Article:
?)George, There are no markings on the MW rechargeable battery, is it NMHD or LiPO?
It's a 720 mAh NiMh 4 cell rechargeable battery. Charge it at any time. It is a quality battery and will last you for years. It has a minimum flying time of 4 hours fully charged.
?) George, I’ve ironed the solite using what I think is a moderate heat ( I can still briefly touch the iron surface with my hand ) but it hasn’t taken out all the wrinkles. Do I need to try it hotter?
Rick, Looking at the picture you sent me the temperature of your iron looks perfect at this point.
Most, if not all, of these wrinkles will come out but don't worry about it until the Martin is completely finished. ( I couldn't tell from your picture if it was complete.)
There are different ways of removing the wrinkles I see .... 1) wet the area slightly then iron at the same temperature, 2)continue to go over the same area slowly until they are gone , some times taking a few minutes, 3) turn the temperature up slightly and go over the "whole wing".
NOTE: It's best to do the final ironing after the Martin is complete, not before. At this point iron the whole Martin on the setting, moderate heat, you have been using then as you're ironing turn the heat up "slightly" and keep ironing, the whole Martin again. DO NOT STOP MOVING THE IRON at the higher temperature as you again iron the whole Martin.
NOTE: as soon as you're done, don't forget to turn the iron temperature back to the previous setting otherwise you will most likely burn through the film the next time you iron. ( It's always good to iron the complete Martin including the tape after a day of flying before you put it on charge for the night.)
Note: There are areas, like near the carbon fiber spar where some wrinkles may not come out completely. Don't worry about this!
The most impotent thing when it comes to ironing is to iron the whole wing evenly, applying the heat over the whole surface top and bottom. Applying heat to one area only can result in uneven shrinkage of the film which will produce a negative result. It may do one or several things..... put a twist in the wing, change in the dihedral - anhedral, or reflex-washout in the wing. IT COMES DOWN TO THIS... it's better to have a few wrinkles, then to over shrink the film.
Looking forward to your New Zealand Pictures ...Great Martin flying to Ya!!
(?) George even though I read what the function of the turtle compensators were on the Frequently Asked Questions Page I didn't completely understand how they worked.
After flying my new Martin for several months and seeing them in action I sure do now!
What a great Idea.
The last Martin I bought from you, years ago, did not have this feature and because of that I striped servos, and broke many wires. I gave my old Martin to my son which still flies great. Also, I love the new U connectors. They are much better than the Z bends. The U bend doesn't cut into the control horns like the bear wire did and they eliminate the sloppyness in the controls .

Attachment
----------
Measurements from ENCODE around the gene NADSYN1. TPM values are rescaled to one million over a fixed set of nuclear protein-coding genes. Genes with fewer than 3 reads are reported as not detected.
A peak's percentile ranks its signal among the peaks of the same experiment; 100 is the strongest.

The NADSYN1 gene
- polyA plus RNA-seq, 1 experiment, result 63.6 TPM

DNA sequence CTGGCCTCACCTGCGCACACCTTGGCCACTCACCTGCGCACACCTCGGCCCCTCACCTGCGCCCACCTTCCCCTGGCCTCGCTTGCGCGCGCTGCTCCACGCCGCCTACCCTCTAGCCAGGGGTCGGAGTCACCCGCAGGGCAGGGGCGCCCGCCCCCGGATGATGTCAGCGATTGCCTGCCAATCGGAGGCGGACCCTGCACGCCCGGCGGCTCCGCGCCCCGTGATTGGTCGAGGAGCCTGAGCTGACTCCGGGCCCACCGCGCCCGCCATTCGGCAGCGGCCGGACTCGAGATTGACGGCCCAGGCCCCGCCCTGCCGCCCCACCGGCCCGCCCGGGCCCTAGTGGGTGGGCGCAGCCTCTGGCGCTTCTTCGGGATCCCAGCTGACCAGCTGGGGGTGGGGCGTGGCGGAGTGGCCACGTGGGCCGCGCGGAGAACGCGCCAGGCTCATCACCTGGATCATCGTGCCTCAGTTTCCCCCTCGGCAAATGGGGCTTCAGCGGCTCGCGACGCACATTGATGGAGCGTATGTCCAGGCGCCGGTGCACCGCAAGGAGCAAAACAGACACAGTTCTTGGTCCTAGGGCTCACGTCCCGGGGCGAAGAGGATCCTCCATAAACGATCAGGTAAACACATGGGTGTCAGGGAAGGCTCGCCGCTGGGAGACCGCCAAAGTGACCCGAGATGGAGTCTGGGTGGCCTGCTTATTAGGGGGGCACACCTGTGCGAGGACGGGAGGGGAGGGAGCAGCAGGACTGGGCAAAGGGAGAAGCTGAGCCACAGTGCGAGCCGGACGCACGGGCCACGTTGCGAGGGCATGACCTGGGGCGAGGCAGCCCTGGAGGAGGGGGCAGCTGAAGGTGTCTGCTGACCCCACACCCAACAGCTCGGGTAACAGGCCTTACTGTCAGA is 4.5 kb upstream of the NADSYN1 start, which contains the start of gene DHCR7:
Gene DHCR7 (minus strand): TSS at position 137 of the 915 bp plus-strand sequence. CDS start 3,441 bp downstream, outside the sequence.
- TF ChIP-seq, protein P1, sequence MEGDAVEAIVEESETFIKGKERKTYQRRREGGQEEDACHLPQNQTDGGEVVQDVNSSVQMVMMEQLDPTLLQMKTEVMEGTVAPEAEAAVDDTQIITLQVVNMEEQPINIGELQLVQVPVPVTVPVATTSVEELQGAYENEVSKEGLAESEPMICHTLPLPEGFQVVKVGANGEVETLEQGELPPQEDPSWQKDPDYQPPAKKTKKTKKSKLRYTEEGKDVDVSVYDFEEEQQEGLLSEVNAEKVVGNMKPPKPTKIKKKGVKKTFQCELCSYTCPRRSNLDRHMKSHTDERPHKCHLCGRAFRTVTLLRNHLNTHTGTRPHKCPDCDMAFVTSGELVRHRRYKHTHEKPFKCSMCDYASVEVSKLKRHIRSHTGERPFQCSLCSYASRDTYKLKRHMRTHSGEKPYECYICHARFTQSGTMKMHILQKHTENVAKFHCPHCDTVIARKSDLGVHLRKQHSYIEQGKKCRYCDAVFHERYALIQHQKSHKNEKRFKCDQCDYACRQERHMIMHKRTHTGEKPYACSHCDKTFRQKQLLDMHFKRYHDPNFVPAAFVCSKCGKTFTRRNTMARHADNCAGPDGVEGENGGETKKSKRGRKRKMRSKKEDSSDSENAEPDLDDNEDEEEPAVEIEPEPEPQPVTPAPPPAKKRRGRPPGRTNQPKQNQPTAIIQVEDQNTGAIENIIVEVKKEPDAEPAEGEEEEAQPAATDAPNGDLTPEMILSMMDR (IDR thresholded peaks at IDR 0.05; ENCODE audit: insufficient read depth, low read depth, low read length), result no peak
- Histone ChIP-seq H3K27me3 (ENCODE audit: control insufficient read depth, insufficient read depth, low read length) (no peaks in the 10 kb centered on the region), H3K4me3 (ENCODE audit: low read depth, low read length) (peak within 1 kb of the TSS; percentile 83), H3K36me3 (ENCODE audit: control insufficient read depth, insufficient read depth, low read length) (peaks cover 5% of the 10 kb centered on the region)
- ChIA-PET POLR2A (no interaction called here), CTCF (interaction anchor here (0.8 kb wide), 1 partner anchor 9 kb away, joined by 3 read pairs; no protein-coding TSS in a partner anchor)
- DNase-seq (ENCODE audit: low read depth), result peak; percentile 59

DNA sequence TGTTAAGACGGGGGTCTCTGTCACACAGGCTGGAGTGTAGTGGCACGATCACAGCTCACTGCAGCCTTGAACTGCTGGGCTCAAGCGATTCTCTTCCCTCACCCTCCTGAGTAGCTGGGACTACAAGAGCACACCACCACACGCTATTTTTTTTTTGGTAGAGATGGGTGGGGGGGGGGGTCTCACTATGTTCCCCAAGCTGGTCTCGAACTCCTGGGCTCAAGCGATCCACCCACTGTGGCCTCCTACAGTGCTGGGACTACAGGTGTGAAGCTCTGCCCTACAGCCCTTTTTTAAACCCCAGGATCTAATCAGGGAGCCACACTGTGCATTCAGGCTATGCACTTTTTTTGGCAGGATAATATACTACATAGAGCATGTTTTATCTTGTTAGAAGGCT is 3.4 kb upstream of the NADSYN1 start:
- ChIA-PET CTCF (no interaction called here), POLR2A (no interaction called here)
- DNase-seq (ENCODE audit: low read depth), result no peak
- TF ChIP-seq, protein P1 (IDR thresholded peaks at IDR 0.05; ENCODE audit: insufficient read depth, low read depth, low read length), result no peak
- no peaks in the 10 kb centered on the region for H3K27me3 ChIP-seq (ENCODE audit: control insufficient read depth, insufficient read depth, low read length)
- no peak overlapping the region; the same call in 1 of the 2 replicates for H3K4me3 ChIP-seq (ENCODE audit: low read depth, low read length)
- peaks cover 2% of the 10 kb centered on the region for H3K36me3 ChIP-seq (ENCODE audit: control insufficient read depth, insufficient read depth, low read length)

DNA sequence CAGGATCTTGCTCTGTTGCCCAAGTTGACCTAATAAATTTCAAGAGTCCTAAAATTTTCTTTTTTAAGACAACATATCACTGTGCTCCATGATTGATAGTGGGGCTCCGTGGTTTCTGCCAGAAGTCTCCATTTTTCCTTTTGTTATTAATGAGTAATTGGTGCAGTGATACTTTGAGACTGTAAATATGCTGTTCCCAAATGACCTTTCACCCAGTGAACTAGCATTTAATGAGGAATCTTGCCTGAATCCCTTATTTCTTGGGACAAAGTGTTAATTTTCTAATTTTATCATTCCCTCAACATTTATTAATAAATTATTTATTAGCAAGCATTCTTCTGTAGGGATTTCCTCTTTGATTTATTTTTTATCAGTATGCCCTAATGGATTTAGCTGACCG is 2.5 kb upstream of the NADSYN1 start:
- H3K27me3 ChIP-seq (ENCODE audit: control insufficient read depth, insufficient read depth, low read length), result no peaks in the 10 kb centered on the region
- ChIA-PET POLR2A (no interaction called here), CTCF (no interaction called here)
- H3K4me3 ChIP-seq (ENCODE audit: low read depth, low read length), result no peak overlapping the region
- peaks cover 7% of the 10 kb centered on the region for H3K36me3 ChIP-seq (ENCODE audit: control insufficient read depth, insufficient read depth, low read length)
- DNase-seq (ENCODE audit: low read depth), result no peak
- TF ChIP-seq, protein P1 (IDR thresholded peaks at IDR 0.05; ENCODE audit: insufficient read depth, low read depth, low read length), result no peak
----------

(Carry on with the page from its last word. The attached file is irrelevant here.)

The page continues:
My questions is, can I incorporate these new features in my sons Martin?
After removing the control wires follow the instructions in Step13, Step16C, Steps 25B through 25G, to create the Turtle commentator cutouts.
Then connect your wires using the U connectors.. Steps 29B through 29E and 31C through 31-I. Please send some video or pictures of you flying together.
(?) What is the proper sequence to power on and off my Martin?
Turning on :Turn the radio on first, then plug your M/W battery into your receiver.
Turning off : Unplug your M/W internal battery from your receiver first, then turn your radio off.
(?) George, I'm installing my M/W internal battery. If I put the width straight up and down as it shows it won't be level with the lower surface and if I lean it, so it is, when I install the servos the cutouts for the control wire sleeves won't line up with the out side of the servo arms like instructed. What am I doing wrong?
Nothing wrong! , Tilt the battery so the top is even, or slightly below the lower surface as your knowledge of building has told you to do.
It's tilted in the picture you just can't see it. As far as getting the control sleeving cutouts correct .......... please take a look at Steps 14A and 14 B and that will answer your line up question.
Are you Back...... read on.........
I may change the location of the sleeve cutout where it enters the electronics cutout but they will most likely need to be modified slightly because everyone tilts their battery in slightly different and with the combination of the battery and servo position it is almost impossible to get the entry of the sleeve cutout to line up just to the outside of the servo arm for each builder. This is why Steps 14A &14B show you how to modify 3" of the cutout so that your control wire sleeves end up in the correct position. Thanks for the question, keep them coming.
(?) What is the wing loading of the Martin?
At 3.3 square feet the loadings are:
Build weights have ranged from 8 to 13 ounces giving a range of wing loadings from 3 to 4 oz. per sq. ft”
My Martin has some dents in it after weeks of flying. How or can they be removed?